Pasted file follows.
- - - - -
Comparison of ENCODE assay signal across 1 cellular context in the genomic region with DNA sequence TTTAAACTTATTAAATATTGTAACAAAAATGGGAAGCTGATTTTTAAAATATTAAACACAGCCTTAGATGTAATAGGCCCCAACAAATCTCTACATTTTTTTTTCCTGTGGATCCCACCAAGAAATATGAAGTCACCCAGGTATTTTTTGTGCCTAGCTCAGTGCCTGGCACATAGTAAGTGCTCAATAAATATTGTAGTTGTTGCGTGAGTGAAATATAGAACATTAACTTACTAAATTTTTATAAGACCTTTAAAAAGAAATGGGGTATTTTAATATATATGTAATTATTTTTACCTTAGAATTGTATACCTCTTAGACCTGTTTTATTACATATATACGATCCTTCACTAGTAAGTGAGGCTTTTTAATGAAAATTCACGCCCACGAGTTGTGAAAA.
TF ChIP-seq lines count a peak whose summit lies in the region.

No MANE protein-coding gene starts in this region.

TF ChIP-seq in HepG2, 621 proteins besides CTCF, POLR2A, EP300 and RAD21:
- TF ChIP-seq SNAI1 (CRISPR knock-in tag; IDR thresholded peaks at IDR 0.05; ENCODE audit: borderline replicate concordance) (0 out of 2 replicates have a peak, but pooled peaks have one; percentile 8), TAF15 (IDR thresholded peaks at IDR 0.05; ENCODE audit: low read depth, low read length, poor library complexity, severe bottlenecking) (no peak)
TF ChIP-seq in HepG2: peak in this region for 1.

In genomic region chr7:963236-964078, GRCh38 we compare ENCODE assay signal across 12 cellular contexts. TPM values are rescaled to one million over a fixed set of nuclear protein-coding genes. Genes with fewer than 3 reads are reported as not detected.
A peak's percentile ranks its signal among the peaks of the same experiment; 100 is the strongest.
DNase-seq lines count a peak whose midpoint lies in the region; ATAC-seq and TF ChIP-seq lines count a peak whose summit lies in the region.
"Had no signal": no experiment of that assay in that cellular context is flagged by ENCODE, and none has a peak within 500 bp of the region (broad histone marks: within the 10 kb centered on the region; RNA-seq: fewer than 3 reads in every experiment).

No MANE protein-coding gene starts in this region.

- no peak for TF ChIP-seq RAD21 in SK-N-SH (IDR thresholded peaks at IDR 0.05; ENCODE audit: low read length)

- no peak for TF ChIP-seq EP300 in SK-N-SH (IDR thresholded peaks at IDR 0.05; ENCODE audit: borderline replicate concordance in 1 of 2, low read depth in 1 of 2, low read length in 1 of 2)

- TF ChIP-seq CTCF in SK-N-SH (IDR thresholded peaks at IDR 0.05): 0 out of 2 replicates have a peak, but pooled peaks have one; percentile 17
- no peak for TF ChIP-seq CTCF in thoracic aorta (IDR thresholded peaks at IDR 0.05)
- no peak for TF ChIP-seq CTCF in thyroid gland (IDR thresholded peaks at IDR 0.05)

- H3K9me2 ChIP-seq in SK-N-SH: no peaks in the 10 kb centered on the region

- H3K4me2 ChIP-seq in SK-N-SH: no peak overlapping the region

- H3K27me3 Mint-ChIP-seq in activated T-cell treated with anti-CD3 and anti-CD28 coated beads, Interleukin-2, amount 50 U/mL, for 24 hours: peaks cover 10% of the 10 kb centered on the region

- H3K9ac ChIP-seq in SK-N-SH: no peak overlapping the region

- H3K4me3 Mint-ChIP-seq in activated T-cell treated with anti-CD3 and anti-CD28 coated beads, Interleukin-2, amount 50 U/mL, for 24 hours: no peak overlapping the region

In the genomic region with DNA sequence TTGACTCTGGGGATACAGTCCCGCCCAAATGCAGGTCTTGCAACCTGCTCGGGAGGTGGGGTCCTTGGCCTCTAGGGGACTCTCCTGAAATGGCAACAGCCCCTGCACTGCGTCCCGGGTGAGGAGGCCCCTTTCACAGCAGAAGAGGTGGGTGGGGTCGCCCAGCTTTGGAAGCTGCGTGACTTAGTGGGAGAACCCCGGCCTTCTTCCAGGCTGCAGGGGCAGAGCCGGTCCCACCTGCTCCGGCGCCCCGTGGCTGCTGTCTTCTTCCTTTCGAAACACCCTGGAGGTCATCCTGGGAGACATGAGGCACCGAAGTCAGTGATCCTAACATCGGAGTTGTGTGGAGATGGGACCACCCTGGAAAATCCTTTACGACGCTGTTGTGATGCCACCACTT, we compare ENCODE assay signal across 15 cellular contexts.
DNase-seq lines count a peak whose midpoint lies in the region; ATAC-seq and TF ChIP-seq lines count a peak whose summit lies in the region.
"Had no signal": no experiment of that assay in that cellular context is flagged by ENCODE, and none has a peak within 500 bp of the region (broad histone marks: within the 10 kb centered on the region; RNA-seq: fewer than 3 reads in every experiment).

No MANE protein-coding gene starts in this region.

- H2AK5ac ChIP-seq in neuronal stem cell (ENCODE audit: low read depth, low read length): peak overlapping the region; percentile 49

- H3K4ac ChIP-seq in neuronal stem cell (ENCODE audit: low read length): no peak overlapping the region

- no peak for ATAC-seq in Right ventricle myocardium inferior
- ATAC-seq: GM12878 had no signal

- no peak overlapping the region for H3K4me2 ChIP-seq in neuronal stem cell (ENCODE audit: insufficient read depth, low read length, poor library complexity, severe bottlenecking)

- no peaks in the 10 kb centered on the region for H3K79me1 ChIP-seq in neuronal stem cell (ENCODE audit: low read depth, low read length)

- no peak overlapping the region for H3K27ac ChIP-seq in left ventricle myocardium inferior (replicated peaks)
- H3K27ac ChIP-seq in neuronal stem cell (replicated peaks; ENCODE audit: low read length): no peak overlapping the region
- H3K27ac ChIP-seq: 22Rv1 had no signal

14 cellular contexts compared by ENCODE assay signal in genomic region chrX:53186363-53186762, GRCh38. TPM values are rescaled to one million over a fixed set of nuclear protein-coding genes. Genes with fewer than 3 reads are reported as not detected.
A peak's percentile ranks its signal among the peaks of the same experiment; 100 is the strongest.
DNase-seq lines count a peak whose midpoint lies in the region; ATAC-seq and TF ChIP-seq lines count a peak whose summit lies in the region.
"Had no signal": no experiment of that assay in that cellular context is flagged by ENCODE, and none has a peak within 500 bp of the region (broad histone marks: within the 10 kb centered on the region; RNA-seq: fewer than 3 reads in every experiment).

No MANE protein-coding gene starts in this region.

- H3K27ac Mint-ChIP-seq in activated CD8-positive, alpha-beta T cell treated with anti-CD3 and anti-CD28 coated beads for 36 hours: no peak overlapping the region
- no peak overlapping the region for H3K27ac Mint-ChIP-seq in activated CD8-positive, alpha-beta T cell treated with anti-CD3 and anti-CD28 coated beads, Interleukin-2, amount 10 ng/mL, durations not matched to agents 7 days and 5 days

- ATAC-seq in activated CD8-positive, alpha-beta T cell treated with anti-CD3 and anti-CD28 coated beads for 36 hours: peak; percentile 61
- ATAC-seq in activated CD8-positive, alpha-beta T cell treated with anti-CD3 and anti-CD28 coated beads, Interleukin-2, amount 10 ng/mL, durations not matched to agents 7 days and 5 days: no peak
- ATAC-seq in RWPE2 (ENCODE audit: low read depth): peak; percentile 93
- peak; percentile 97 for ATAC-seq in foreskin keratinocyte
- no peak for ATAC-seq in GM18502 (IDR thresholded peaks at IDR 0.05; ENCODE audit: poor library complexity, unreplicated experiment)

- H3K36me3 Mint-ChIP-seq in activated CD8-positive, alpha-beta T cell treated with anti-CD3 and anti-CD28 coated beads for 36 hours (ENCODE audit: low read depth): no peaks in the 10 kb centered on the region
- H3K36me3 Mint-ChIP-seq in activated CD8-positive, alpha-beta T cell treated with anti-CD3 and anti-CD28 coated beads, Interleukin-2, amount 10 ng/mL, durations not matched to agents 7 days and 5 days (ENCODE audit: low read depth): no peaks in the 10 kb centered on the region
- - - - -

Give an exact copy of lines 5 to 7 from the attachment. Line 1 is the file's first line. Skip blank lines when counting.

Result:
- TF ChIP-seq SNAI1 (CRISPR knock-in tag; IDR thresholded peaks at IDR 0.05; ENCODE audit: borderline replicate concordance) (0 out of 2 replicates have a peak, but pooled peaks have one; percentile 8), TAF15 (IDR thresholded peaks at IDR 0.05; ENCODE audit: low read depth, low read length, poor library complexity, severe bottlenecking) (no peak)
TF ChIP-seq in HepG2: peak in this region for 1.

In genomic region chr7:963236-964078, GRCh38 we compare ENCODE assay signal across 12 cellular contexts. TPM values are rescaled to one million over a fixed set of nuclear protein-coding genes. Genes with fewer than 3 reads are reported as not detected.